AUGUST 2021 - Mike Cavanagh is so happy with the appointment-based model of pharmacy practice so far that he’s volunteered to be part of a study that he expects will prove its worth.
“This is a much more holistic approach to providing service,” says the owner of Kawartha Lakes Pharmacy in Lindsay, Ontario. “It more actively involves the pharmacist in patient care. It is more effective and efficient.”
The model synchronizes chronic medications in order to facilitate more focused follow-up appointments with patients, in person or by phone, every three months. A medication review is conducted once a year in person.
“This really allows us to see adherence,” says Cavanagh. “Patients don’t realize they are not being adherent.”
He notes that any recommendations flowing from the check-ins and med review are passed along to the patient’s family doctor. “These are mostly accepted.”
More than one-third of residents in the community of roughly 21,000 people are seniors, and Cavanagh has tailored many services to them and their families. This has included compliance packaging, travel medicine and fittings for compression stockings.
Cavanagh and his team of four pharmacists, two registered technicians and four pharmacy assistants have added their own unique stamp to the appointment-based model, which is gaining momentum in the U.S. This included creating their own therapeutic check documents. “There was no good Canadian version,” says Cavanagh, who opened Kawartha Lakes Pharmacy in 2009.
At present, these documents are filled in by hand, but Cavanagh is creating a platform that will be cloud based and provide a digital patient record.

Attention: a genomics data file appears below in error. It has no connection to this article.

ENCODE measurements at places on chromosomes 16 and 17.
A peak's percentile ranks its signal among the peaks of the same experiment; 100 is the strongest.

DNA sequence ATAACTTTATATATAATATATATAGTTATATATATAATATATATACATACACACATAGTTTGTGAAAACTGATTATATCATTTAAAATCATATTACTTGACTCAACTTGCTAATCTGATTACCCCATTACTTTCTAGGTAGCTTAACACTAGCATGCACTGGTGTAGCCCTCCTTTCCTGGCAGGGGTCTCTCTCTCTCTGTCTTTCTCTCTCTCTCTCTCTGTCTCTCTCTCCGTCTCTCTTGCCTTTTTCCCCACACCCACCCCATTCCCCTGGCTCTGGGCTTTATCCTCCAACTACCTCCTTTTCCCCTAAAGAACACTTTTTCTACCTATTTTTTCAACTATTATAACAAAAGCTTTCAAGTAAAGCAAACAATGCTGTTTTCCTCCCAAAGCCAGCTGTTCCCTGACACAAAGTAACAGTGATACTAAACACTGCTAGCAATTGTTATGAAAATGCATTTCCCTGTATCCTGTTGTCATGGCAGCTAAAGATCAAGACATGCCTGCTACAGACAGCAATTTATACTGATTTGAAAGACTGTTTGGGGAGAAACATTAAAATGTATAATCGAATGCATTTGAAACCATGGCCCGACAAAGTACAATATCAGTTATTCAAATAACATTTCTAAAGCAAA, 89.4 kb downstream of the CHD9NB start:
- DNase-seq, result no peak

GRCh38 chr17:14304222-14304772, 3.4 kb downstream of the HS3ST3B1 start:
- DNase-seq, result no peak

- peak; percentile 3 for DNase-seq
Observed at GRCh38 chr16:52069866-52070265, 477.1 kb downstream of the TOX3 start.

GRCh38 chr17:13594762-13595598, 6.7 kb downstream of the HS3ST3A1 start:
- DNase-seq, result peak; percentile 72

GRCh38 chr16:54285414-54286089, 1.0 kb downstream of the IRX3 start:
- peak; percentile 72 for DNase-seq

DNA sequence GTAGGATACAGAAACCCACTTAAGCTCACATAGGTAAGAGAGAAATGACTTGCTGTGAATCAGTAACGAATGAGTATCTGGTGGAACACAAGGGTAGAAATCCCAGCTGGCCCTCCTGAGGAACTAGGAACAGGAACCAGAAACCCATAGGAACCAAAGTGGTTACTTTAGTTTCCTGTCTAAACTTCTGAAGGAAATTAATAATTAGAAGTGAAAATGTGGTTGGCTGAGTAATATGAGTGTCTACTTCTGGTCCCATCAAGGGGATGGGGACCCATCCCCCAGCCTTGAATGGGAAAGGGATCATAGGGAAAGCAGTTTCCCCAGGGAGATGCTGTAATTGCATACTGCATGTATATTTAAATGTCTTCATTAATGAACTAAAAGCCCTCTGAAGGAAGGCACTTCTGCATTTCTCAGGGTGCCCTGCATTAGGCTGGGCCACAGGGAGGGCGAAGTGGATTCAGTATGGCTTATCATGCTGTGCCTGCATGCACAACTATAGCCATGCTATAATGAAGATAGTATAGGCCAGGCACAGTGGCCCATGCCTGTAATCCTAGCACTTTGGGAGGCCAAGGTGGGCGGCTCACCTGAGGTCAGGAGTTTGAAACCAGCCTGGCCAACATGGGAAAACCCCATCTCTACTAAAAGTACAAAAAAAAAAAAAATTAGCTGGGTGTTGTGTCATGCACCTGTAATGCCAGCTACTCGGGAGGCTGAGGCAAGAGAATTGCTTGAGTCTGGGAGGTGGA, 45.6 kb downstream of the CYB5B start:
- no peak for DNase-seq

To integrate the model into the ongoing workflow of the pharmacy, Cavanagh realigned the roles of his team. The pharmacists provide a therapeutic check, the assistants do the packaging, and the technicians complete a technical check. “Pharmacists don’t have to look at the package to make sure the right pill is in the right spot,” says Cavanagh. “We have almost doubled our blister pack program over the last three years with no increase in workload.”
The University of Toronto grad started his appointment-based service three years ago. It really ramped up during the COVID-19 pandemic, he notes. “It was easier to connect with patients at home.”
Now Cavanagh and his team are working with Green Shield Canada, a health benefits provider, to evaluate the program. Employees of Green Shield will be enrolled in an observational study and measured on a number of health factors at the outset, then again at six and 12 months. Eventually any patient with a chronic condition will be invited to take part.
“We’re doing our best to see if the appointment-based model works,” says Cavanagh. “Anecdotally we know patients enjoy the program. They like this level of care. They feel the pharmacist is giving them more.”
Cavanagh owns four pharmacies in Ontario. So far, the appointment-based model is up and running in the Kawartha Lakes pharmacy only. The study results will dictate its expansion. “If we document a benefit, we will roll it out to all our pharmacies.”
Cavanagh also believes the study results may be of interest to governments and pharmacy regulators. As a past chair of the Ontario Pharmacists Association, Cavanagh heard concerns about pharmacists’ ability to perform their core functions, particularly as new services become possible under an expanded scope of practice. “There is a need to ensure core services are done at an exceptional level. The appointment-based model helps alleviate those concerns.”